It’s been 5 years since my last rated game. I only play lightning or blitz occasionally on chess.com and lichess.org nowadays.
(And I STILL cannot consistently spell “occasionally” correctly the first time).
On days that I feel particularly sharp or dull, my chess performance seems to reflect it. So on days when I’m just not sure about how well the brain will function that day, I play a few games to figure it out.
Of course, this method does have some problems:
1. Do I selectively remember those days which support this hypothesis?
2. Did I control for the strength of my opponents?
3. Is my sample size even big enough?
4. [Other stuff I’m not thinking of]
Naturally, the answers for 1-3 are probably “yes”, “no” and “no”, but the hypothesis sounds good enough to me.
OK. So, there’s this guy Jay Love. He made a YouTube channel to show off his chess exploits…except he isn’t very good. (Imagine watching a couple of your friends who know the rules and not much else. You wince in agony* as you notice pieces being left en prise all the time. That’s pretty much what you’re getting on his channel.)
I also love how he keeps track of the pieces lost count as if it’s a sports score (“He came down and took my Rook, so he’s up 7 – 2 now!”).
But I’ll give him props for attitude and swagger. And who knows; maybe he’ll study up and become good enough someday to make me eat my words.
* In full acknowledgement that players Expert level and higher wince at my games.
In Western chess, we have accepted that computers outplay humans, full stop. (Some might say we’ve resigned themselves to this fact. Please hold your applause; I’ll be here all week!)
Shogi (Japanese chess) is quite a different beast. Western chess revolves heavily around material balance. If you’re down a Pawn, you’re expected to have a significant advantage in time or position. Being down a Knight, or even two Pawns is hopeless in a typical position. In Shogi, material is not as pressing. In fact, unlike chess, if you’re down in material, you probably want to exchange pieces.
That’s because of the coolest feature of Shogi…piece drops. In Western chess, a captured piece is out for good. In Shogi, when you capture a piece, it can be returned to the board under your control, with few limits. There are many more opportunities for positional exchanges of pieces.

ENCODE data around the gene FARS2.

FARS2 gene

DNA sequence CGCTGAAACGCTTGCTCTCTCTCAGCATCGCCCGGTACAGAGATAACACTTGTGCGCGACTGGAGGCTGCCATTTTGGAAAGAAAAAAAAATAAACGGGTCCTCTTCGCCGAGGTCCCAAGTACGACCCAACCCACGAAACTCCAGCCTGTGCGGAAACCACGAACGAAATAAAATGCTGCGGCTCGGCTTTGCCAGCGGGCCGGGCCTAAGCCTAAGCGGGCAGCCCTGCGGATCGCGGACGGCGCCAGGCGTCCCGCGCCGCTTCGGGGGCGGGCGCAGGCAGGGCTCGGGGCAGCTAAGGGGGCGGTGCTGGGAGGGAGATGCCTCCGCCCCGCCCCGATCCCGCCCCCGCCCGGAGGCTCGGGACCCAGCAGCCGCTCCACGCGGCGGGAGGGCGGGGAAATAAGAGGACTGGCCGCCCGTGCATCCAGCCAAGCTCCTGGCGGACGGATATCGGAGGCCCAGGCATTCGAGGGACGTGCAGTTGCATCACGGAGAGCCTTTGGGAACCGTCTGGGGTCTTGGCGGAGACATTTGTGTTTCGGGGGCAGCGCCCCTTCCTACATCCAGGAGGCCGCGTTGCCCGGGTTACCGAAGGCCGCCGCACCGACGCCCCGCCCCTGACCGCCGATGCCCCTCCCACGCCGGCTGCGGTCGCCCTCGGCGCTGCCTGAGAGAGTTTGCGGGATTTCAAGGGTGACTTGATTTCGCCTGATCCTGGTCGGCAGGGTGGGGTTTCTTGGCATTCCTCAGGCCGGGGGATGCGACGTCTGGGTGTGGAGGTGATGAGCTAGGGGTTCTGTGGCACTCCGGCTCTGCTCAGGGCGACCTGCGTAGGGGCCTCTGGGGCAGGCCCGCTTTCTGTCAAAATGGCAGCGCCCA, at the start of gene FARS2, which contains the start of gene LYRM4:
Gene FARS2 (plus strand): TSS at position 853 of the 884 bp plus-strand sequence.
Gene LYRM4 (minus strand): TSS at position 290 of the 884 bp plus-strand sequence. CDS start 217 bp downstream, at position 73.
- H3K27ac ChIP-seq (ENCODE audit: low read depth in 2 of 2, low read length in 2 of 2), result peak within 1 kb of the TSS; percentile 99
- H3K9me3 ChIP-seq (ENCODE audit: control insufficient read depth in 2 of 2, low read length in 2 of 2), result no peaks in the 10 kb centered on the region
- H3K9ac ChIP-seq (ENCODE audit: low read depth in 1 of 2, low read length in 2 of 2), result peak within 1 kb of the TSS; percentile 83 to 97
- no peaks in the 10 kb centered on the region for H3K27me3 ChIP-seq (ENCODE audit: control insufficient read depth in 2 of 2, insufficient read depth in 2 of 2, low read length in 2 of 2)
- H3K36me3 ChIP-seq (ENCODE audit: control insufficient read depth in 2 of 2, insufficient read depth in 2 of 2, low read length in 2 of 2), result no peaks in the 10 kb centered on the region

With regards to the computer, dropping pieces greatly expands the number of possible moves, reducing the effectiveness of brute force searches. The board is always full, so there is no “endgame” with just few pieces. In Western chess, computers can use endgame tablebases to play positions with few remaining pieces perfectly…if they even have to play that far.
For those of you who follow chess, you knew the world chess championship is being held. But looking around the web, it doesn’t feel like a major or exciting event. (Granted, the first 6 games have been draws, many not that interesting. So maybe it’s just truth in advertising.)
Take a look at some major chess sites:
Chess.com. The headline event is some blitz event. Sure they want promote it, but could there be at least some sort of link or…something…to world championship coverage?
USChess.org. For some reason, the US Championships are being held at the same time as the World Championship. There must have been some sort of logic to this, but I’m still trying to figure it out. World Championship coverage is in the rotating headline…at number 8.
FIDE: The World Championship is being held by FIDE. At least it’s easy to find a link. But the page linked to is so bland…it should go to the main championship page, which at least has a video and tries to appear interesting.
Could you imagine ESPN or Fox Sports with such understated coverage of the World Series? Heck, no. During the event, you’ll have a huge headline right in the middle of the page with what’s going on. There will be major buildup leading up to the event with all sorts of analysis.
With web coverage so vital, the chess world needs to make important events look important. Team Liquid (for Starcraft coverage) can do it, why can’t chess?
For my 3 or 4 readers who have played Starcraft. The meld between Starcraft and chess was strong in this one (in a sense).
The premise of this video is that one of the casters is playing a team game with a random stranger. The other caster gives the player some ridiculous restriction, often leading to fail and hilarity.
For you chess players, imagine playing bughouse. Except your friend can tell you something like “You can’t advance your pawns past the fourth rank” or “Your Knights can’t capture anything”. Plus your teammate is not aware of how you’ve been handicapped.